Managing Your Team’s Capacity: An Engineering Manager’s Guide to Saying No

Written by Divine Odazie

October 8, 2021

Saying no is not an easy thing to do. It’s much easier to say yes, take on yet another project, work on the user request, and juggle between projects to meet a deadline. 

But for an engineer who manages other engineers, saying no is a crucial skill to have. Saying no to someone will inevitably cause them some amount of disappointment. But It’s possible to minimize that disappointment by being clear about why you can’t do it and being honest about your limits and that of your team.

In this article, we will cover:

Why you should say “no”

You probably can relate to this scenario — a marketing team requests a change or a new feature from an engineering manager based on user feedback. And Instead of the engineering manager clearly stating “that the change or new feature isn’t a priority for his team,” he goes on to say, “Okay, we’ll look into it.”

And a few months later, marketing came to check in on the feature the engineering manager said his team was “looking into” and learned it was an empty promise. 

Navigating such scenarios could be challenging as the user feedback could be valid. Still, it may not be a high priority.

The missed expectation and frustration on the marketing team would have been averted by the engineering manager just saying “No.” 

The engineering manager saying no isn’t shutting down ideas, being bossy, or neglecting the user feedback, but sticking to what’s important and clearing away obstacles to avoid filling his team’s capacity.

How you can say “no”

Saying no isn’t easy, especially when saying no to good ideas, opinions, and thoughts like the “user feedback” the marketing team brought in the scenario you saw. 

This article —10 Reasons Why You Might Find It Hard To Say No shares some fundamental reasons people find it hard to say no even when saying no is logical. 

And the reason why software engineers tend to find it hard is because we are naturally very collaborative, eager-to-please people. If you’re like that, you need to curb it as the consequences are more significant.

Whether innate or not, there is a good approach you can take to be more clear when saying no to opportunities, ideas, opinions, whether good or bad, that may affect the capacity and effectiveness of your teams. 

The step by step process of saying no:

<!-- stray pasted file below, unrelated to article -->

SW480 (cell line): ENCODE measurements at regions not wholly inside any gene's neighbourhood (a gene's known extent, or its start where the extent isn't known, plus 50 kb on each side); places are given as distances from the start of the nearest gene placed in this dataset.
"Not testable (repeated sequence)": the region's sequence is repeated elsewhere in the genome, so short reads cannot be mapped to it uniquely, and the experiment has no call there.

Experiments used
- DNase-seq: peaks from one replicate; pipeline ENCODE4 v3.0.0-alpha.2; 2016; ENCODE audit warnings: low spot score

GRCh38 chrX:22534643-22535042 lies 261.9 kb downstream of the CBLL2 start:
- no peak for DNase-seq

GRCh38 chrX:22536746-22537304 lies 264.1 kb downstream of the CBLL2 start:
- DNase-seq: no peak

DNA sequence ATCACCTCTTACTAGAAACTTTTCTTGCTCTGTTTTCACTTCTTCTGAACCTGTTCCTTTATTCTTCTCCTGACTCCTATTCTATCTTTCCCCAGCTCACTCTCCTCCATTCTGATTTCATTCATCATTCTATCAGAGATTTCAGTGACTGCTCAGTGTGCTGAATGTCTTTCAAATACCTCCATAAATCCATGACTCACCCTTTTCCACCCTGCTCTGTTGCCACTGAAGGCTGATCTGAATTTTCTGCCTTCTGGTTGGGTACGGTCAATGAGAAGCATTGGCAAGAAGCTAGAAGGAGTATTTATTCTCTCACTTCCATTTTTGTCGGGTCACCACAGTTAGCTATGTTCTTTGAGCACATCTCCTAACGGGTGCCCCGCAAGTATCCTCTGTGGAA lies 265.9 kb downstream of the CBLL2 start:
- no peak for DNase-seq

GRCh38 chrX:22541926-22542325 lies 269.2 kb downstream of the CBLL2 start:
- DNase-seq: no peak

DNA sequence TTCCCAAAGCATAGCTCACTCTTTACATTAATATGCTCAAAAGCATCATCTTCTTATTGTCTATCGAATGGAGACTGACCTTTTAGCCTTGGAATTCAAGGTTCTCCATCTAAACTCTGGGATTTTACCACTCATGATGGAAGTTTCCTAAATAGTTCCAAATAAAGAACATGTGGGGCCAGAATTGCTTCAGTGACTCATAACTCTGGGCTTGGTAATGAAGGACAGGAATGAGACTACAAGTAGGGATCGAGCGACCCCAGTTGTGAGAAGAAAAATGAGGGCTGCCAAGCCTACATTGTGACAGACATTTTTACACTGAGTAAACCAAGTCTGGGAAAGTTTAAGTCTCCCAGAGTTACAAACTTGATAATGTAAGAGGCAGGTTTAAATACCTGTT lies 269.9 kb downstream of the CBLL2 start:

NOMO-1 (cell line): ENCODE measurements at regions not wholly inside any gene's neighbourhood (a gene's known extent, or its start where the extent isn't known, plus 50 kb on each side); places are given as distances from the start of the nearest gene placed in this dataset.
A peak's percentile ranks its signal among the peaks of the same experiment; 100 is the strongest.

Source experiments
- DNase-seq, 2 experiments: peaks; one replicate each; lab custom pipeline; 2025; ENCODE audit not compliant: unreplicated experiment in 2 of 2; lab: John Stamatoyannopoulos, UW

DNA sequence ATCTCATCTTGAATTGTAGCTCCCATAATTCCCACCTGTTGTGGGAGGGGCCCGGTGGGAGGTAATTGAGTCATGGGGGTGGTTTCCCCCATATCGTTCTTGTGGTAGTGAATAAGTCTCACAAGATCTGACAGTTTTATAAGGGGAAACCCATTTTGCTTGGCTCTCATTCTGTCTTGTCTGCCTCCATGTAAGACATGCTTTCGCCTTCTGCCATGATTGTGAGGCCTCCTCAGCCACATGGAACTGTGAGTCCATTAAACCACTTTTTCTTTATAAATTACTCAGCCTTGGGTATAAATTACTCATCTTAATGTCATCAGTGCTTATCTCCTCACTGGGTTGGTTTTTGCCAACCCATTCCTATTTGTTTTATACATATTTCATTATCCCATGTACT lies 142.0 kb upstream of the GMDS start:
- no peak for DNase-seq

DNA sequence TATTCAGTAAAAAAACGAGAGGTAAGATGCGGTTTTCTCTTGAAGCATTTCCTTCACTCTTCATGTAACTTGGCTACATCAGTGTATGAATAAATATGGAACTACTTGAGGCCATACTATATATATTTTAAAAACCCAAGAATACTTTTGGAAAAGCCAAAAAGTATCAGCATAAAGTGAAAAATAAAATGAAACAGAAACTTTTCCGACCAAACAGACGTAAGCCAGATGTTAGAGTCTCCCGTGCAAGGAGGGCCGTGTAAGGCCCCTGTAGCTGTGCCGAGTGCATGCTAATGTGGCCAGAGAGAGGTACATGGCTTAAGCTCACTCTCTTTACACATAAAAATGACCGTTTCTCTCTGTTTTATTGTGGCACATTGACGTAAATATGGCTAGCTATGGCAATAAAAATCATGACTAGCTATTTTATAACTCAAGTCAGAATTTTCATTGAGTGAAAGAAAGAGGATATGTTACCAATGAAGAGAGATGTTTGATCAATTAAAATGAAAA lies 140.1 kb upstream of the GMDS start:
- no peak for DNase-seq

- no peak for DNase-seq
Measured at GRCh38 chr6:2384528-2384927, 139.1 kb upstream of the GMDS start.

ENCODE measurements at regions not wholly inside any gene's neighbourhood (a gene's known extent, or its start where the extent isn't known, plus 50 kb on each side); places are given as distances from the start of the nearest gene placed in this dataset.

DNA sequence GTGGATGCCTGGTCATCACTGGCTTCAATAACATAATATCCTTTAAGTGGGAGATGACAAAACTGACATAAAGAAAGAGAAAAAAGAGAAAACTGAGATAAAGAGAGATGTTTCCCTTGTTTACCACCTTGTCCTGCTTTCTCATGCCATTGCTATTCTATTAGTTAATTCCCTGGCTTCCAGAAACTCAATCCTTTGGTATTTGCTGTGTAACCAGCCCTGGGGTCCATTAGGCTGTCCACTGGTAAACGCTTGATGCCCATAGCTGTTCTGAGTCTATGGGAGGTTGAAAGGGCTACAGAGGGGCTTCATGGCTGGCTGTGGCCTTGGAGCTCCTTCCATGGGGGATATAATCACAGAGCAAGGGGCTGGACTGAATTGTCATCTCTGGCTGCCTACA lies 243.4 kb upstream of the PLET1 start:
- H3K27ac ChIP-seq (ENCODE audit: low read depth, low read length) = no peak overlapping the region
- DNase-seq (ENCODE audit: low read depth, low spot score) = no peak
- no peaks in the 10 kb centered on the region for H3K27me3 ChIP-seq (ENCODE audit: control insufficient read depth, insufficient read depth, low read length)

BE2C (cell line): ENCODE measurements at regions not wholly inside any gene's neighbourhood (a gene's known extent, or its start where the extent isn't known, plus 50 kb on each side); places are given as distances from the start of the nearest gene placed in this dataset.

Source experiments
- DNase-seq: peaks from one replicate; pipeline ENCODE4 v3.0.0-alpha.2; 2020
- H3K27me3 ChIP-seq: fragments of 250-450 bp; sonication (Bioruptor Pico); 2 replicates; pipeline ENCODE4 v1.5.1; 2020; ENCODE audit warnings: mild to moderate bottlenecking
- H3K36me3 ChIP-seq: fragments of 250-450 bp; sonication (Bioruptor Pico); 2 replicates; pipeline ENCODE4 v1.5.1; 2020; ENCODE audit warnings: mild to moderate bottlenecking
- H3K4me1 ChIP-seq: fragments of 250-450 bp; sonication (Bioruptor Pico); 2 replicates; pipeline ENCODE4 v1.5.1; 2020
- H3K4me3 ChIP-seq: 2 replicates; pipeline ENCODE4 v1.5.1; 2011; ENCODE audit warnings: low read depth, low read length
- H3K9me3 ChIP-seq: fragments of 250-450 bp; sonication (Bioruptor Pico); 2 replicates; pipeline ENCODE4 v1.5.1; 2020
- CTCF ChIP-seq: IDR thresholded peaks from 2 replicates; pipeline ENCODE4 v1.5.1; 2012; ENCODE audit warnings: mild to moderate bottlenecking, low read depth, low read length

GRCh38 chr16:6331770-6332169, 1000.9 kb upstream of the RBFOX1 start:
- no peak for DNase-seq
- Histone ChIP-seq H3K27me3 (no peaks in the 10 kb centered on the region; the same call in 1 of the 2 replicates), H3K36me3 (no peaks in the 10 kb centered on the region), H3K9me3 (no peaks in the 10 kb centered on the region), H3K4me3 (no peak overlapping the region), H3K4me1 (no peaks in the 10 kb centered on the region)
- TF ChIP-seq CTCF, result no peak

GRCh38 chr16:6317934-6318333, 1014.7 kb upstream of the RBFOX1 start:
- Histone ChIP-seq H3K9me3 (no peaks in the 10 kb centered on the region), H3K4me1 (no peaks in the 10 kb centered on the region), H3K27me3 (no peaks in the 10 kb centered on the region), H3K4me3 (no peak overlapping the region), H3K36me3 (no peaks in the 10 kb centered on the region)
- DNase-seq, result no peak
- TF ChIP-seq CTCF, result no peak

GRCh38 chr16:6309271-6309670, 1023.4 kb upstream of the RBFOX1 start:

Pause to understand

Ambiguity is the worst thing in management because it creates decision debt. People tend to say no to what is not understood; therefore, you should seek to understand before you say no.

To checkmate decision debt, make sure the idea is very clear to you.

A great way to do this is by saying to the stakeholder who brought the request:

 “Let’s take a step back and map out what needs to be done. My team can’t commit to anything without a clear understanding of the task.”

Pausing to think and understand is a first step to saying no and will assure your decision.

And come to an agreement

You’ve paused to understand; you’ve understood the core idea and opportunity, and you see it is good. But your team can’t work on it anytime soon. It’s not a priority, and if taken on, will affect the team’s effectiveness and output. 

In this case, you should communicate with the stakeholder—communicating that and agreeing on when you will look into it.

Coming to an agreement means you are saying no, not entirely to the idea, but the timing.

How to say “no” to senior management 

You’ve seen how to say no effectively to your peers from other teams and departments. But these tactics might not work as well when dealing with upper management and the people above you. So how do you deal with that?

In this article — Engineering Managers: Managing Down, Managing Up and Across   — we discussed how senior management pressures engineering managers to fill their teams’ capacity. But for engineering teams to be effective, they need slack  — decrease or reduction in intensity, as slack is critical to productive output. 

Your reason for saying “no” might be as you are the one who best understands what’s important for your team and perhaps even the project. But you still have to be aligned with your company’s strategy, goals, and decisions that senior management is in charge of.

Say “no” to senior management by communicating the costs of saying “yes” 

The best way to do this is by sharing the answer to the two questions below directly to the senior management:

Does your team have the bandwidth? 

What will your team give up to take this on? 

When sharing the answers with senior management, you give them clarity on what is happening within your team, and that gives them the option to decide whether you:

“Offload to accommodate the time the team will need to complete their request.”

Or 

“Juggle the request with the current workload.”

The latter may lead to bottlenecks. But you will rest assured you made your points and aligned with senior management.

Conclusion

This article covered how saying no would help you manage your team’s capacity.

Saying “no” would never get easier. But the need to say no should outweigh the difficulty.

By employing the approach we’ve shared in this article, you will strengthen your ability to say no and manage your team’s capacity better, which will positively impact your team’s output in the long term.

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